Flush and change your brake fluid if it’s been more than two or three years since it’s last inspection. Your vehicle’s maintenance schedule (found in the owner’s manual) should provide clear guidelines regarding all fluid maintenance, including frequency of changing brake fluid and types of brake fluid to use. Signs that the brake system may need a flush include the brake pedal feeling spongy when depressed, reduced brake performance, and black or brown discoloration of the the brake fluid.
Power steering fluid
Power steering fluid can easily be overlooked when thinking about car maintenance. But, like all other fluids in your car or truck, power steering fluid - which allows your steering wheel to turn easily at all speeds - needs to be periodically checked and replaced as it gets older. Noises from the power steering pump, difficulty turning the steering wheel at lower speeds, and dark discoloration of the fluid are all signs that the power steering fluid may need changing. The vehicle’s service manual will provide more recommendations specific to your car or truck regarding when to change the power steering fluid and what formulation of fluid to use.
Transmission fluid requires changing less frequently than does engine oil, but it still needs to be monitored and changed. Transmission oil acts as both a lubricant and a hydraulic fluid - facilitating gear shifts, cooling the transmission, and lubricating moving parts. Many cars are sold today with “lifetime” transmission fluid, but all fluids breakdown over time and with use. Frequent stop-and-go city driving, towing heavy loads, and trailering are prime examples of types of driving that will put strain on the transmission. Check the service manual for transmission fluid change intervals.
Windshield washer fluid
You need a clean windshield in order to see where you’re driving. Refilling your windshield washer fluid is as easy as purchasing windshield washer fluid, opening your hood, finding your washer fluid reservoir, removing the cap, using a funnel to fill up the reservoir with the windshield washer fluid, putting the cap back on the reservoir, and closing your hood. That’s it - end of story.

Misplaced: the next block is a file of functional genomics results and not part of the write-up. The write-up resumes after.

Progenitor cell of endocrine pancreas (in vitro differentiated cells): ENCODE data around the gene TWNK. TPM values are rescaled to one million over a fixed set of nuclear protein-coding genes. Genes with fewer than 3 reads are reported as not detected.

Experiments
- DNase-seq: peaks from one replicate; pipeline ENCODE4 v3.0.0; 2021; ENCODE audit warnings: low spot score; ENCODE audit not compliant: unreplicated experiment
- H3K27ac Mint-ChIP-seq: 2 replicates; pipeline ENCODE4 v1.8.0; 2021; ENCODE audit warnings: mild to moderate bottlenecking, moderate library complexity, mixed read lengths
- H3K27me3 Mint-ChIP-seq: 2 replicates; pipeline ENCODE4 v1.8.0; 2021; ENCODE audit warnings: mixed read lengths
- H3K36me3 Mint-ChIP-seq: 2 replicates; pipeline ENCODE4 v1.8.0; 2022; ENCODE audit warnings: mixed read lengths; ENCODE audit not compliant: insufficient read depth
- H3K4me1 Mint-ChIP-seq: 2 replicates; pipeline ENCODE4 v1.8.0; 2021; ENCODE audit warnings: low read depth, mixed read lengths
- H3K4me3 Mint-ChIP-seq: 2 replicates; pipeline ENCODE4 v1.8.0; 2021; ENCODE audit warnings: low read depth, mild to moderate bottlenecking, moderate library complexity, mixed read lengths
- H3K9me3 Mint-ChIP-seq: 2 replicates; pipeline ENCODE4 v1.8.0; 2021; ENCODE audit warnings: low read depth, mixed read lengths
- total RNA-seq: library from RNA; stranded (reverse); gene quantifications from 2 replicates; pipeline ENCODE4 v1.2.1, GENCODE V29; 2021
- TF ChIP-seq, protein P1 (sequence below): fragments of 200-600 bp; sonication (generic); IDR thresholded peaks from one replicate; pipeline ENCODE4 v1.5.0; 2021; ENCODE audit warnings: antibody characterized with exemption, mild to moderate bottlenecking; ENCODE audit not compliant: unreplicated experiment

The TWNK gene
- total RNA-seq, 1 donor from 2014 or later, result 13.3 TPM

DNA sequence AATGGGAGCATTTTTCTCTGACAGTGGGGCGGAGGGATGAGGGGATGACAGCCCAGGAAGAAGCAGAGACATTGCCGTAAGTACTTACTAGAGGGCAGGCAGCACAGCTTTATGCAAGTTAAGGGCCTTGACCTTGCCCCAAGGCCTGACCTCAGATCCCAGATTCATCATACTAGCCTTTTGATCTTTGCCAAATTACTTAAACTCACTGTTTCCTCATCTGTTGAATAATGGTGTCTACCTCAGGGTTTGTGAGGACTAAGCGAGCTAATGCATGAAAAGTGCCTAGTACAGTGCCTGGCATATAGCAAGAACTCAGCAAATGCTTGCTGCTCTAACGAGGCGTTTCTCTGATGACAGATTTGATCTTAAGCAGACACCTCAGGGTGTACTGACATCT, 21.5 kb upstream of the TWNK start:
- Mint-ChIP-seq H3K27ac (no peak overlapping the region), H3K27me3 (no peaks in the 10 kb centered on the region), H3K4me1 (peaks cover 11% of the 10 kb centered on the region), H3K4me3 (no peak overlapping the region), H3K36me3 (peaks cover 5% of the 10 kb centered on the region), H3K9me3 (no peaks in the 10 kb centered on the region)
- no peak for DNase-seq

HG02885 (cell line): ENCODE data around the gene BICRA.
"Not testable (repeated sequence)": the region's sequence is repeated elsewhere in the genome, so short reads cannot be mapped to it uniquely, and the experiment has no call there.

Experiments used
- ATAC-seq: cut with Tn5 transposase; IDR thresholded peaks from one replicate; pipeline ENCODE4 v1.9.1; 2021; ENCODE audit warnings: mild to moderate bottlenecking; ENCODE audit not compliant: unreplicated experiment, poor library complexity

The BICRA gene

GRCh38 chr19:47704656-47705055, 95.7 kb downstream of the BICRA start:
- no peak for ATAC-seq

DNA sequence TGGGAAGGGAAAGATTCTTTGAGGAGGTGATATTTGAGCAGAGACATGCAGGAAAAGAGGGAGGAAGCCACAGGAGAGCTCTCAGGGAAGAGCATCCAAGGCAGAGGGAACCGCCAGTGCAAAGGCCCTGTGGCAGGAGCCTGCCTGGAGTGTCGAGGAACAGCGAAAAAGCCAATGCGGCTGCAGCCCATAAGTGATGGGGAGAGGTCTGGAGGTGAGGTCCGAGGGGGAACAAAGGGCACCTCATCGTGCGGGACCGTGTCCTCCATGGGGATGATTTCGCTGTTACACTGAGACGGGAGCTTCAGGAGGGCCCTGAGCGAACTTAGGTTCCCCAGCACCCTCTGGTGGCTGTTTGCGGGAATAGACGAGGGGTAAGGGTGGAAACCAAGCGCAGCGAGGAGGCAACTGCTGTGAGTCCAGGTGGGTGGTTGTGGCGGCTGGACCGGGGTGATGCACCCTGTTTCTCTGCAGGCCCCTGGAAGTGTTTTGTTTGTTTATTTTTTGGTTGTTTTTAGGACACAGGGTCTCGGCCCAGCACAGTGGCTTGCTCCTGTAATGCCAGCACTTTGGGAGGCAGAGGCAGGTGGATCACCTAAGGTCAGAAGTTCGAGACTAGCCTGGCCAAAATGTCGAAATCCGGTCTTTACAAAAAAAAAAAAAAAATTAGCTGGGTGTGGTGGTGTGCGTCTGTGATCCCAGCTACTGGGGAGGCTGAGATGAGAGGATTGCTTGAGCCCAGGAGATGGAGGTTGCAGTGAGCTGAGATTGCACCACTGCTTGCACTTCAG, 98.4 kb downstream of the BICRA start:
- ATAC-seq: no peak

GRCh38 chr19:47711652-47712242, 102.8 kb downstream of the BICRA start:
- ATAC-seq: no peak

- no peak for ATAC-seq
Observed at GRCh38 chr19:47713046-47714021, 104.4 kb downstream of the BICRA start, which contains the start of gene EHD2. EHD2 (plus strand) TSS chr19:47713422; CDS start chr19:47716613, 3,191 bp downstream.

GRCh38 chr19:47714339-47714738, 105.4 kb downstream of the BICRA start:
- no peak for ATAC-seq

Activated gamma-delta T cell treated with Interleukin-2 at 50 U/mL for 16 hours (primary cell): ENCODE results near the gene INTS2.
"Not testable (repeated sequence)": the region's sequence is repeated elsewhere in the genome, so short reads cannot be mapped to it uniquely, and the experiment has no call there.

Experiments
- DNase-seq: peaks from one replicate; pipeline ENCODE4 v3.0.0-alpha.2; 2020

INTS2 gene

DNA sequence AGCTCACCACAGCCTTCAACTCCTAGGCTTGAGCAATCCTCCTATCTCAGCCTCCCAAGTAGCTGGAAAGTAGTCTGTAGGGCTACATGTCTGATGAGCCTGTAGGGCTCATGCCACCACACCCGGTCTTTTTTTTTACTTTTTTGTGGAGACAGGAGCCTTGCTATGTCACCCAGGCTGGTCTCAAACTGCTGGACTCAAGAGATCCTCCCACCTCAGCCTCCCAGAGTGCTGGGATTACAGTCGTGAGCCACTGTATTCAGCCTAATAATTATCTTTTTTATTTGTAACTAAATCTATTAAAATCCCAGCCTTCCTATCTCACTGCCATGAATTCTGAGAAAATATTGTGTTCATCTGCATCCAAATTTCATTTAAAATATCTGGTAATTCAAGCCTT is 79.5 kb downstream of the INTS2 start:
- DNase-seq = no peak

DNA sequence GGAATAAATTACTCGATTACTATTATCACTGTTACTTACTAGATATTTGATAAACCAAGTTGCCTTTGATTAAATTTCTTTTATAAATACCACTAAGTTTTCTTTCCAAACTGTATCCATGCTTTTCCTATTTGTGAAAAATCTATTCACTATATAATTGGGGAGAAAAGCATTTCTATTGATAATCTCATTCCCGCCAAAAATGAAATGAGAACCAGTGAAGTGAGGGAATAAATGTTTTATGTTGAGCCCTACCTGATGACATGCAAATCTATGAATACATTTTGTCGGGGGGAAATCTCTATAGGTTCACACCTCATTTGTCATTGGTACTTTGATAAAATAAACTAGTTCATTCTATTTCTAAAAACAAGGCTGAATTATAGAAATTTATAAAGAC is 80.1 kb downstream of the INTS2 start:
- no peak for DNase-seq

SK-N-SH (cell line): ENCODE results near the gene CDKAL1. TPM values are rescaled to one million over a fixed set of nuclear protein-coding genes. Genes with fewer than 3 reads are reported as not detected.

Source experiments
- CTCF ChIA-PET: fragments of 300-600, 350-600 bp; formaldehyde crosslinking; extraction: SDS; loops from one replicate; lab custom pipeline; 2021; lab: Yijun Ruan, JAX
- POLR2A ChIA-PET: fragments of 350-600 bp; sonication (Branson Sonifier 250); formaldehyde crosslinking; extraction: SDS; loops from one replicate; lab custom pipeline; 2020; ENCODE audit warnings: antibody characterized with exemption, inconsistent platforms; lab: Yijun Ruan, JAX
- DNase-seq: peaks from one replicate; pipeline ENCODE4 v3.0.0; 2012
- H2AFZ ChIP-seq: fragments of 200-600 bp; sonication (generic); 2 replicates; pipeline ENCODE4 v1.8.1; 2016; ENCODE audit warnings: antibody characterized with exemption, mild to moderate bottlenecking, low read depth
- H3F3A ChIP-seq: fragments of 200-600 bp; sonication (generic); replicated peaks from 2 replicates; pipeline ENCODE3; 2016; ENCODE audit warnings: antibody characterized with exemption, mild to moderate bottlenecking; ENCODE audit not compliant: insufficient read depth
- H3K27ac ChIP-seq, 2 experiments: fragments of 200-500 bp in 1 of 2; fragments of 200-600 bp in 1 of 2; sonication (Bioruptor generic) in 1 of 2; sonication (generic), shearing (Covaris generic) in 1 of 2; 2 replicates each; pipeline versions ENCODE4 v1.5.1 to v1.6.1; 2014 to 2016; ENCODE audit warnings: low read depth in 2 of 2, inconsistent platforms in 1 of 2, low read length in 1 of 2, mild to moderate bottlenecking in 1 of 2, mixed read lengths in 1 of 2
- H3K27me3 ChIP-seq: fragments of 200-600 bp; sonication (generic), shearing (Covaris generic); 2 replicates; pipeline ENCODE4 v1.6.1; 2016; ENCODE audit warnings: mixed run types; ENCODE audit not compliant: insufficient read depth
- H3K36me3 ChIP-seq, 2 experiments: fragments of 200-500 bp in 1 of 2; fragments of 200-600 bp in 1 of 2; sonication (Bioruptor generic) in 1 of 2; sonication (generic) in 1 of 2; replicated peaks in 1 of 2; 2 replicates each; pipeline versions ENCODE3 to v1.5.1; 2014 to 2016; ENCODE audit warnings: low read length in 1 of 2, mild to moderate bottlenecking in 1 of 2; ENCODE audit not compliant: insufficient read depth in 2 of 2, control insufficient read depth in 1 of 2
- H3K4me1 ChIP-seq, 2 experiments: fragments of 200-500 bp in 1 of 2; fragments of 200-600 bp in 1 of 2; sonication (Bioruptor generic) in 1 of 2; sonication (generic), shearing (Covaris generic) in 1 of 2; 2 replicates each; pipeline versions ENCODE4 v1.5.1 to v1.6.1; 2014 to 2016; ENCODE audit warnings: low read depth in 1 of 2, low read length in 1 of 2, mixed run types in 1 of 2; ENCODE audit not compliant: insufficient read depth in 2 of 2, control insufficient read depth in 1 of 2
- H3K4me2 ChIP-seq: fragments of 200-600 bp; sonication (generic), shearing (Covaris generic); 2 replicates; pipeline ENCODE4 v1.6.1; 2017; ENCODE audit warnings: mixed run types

Tire pressure and tread
Check your tire pressure regularly (every 1,000 miles or as needed) throughout your road trip. Tires are the only contact your car should have with the road. It is imperative for your safety and that of your passengers that your tires are properly inflated and in good condition. The National Highway Traffic Safety Administration has identified under-inflation as one of the leading causes of tire failure in the United States. Under-inflation causes too much of the tire’s surface area to be in contact with the road, which can increase friction and can cause the tire to overheat. This combination of low pressure, increased contact with the road surface, and overheating can then lead to premature tire wear, tread separation, and blowouts. A vehicle’s recommended tire pressure can be found in its owner’s manual as well as on the sticker locate on the driver-side door jamb. Check out our Tire and Wheel Repair section for additional advice and tips on tire care and maintenance.
Brakes are the most important safety feature on a vehicle. Brakes should be inspected on a regular basis by a trusted repair facility - and should be thoroughly checked before a road trip. Have your mechanic check your vehicle’s brake pad and shoe thickness and wear, rotors for run out and hot spots, and hardware to make sure that it’s working properly and is properly adjusted. They should also make sure that the wheel cylinders, brake lines, and brake master cylinder aren’t leaking, inspect calipers for wear, and check the level and condition of the brake fluid. Not all aftermarket brake parts are made equally, but you can be guaranteed that all OEM brake parts are engineered to manufacturer-specified quality and safety standards.
On average, a car battery will last three to five years - but weather, driving habits, and other other factors can shorten battery life. Signs of a failing or bad car battery (other than your car not starting) include a slow cranking engine, a check engine light, or a rotten egg smell around the battery. Because most cars are dependent on steady current flow, any flashing light on your dashboard (from ABS to airbag sensor warnings) might also signify a bad battery. So, in summary, test your car battery before leaving on a road trip!
Questions about your car?